By Daniel Sherin
As students come up on their third week of classes back at KU, the number of COVID-19 cases continues to rise, indicating that campus should be shut down and all students should be sent home.
In an open letter to President Hawkinson, written by Allies of Kutztown President Bec Miller and edited by myself, Daniel Sherin, we expressed our concern over the state of the pandemic on campus.
We wrote that we are not only concerned for ourselves and KU students and faculty but also their friends and families.
We were met with a lukewarm response, with Hawkinson saying, despite the issues, “We are still committed to doing our best to provide a residential experience to our students who choose this opportunity.”
As of Sept. 9, KU has 144 confirmed cases of COVID-19. This is of course not counting select allegations by students and faculty alike which suggest there are many unreported cases.
Even when there was just one confirmed case, rumor spread that the true number was actually six. This is what’s scariest, not knowing whether or not there are more positive cases than we are aware of.
Even though precautions have been put in place, select college students have chosen to go out to parties and hang out in gatherings larger than 10. Even everywhere you look on campus, there are large groups of friends sitting in the grass and under trees, not a mask between them.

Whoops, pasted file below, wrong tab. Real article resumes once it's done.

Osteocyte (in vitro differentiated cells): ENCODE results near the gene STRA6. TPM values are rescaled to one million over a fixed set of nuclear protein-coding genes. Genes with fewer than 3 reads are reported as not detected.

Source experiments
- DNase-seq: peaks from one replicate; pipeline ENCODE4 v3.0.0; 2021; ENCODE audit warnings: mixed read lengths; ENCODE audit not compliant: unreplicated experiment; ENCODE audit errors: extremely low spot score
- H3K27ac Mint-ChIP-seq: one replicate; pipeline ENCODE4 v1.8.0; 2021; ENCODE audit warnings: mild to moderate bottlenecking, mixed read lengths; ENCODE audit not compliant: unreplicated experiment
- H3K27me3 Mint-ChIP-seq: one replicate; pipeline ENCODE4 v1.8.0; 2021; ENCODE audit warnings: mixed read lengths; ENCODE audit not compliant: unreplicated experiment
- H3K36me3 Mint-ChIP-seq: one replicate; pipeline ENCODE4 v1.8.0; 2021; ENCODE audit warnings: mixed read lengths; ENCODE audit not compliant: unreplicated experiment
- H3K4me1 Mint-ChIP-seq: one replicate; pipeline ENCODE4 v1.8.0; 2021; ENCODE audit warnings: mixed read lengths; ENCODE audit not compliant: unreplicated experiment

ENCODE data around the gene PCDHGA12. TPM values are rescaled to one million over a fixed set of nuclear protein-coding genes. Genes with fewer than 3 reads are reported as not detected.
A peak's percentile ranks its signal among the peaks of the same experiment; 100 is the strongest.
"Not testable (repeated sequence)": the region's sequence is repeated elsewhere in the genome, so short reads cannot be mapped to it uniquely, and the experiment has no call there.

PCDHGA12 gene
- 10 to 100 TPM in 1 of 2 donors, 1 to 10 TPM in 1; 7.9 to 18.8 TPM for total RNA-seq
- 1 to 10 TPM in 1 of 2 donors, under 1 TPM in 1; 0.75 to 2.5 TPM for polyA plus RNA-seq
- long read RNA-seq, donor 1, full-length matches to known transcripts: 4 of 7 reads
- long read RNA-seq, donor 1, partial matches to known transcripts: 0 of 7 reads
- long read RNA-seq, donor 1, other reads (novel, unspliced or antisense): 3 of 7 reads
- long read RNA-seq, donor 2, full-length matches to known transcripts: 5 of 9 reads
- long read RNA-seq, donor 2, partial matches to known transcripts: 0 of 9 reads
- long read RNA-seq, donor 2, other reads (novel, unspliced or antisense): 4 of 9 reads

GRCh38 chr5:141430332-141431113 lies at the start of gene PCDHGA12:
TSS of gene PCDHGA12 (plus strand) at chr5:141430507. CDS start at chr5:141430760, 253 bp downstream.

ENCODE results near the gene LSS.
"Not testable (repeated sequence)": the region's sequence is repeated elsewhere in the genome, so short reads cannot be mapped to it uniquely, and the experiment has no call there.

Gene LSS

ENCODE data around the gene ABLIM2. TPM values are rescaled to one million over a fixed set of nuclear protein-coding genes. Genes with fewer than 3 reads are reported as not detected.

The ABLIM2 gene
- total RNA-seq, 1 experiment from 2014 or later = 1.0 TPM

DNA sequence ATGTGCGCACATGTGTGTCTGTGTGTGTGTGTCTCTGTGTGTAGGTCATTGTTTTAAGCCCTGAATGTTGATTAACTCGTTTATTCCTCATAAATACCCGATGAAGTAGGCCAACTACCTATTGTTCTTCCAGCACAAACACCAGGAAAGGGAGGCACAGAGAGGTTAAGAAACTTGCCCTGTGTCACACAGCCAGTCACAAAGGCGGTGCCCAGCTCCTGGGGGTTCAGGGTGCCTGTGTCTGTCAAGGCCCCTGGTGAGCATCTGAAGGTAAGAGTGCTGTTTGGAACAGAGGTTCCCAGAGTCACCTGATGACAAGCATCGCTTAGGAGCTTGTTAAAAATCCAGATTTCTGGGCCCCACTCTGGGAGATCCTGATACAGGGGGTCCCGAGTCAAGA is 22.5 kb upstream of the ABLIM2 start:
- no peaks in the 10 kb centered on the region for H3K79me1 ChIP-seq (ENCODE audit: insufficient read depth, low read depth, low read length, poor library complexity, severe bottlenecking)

That being said, maybe it isn’t entirely the fault of the students. After all, testing takes two to three days to get results, and as of Monday, Sept. 7, the total number was at 123, up from 57. So Labor Day parties can’t be entirely to blame for the rising numbers.
Like many colleges the country over however, KU seems to be putting money before its patrons.
To administration’s credit, many options were and are currently being granted to those who are uncomfortable with attending college on campus.
At this point, however, it’s become clear that even with these precautions taken, classes being moved entirely online and a large amount of the student body being off-campus, we are still seeing numbers too high for comfort.
Despite it may have been a valid choice for both the interests of administration and the student body to reopen campus, given the administration wants to keep its finances up, and students, myself included, love being on-campus, it’s become clear that on-campus life is too much of a risk.
From the beginning there was a chance for the virus to spread, even with the most airtight precautions.
It wouldn’t be an exaggeration to say that the KU administration could have avoided all of this by keeping classes online for the foreseeable future, and we could have largely reintegrated in Spring 2021 in the best case scenario.
Now, as cases rise, the chances of life at KU resembling anything close to normal any time soon dwindles with each day.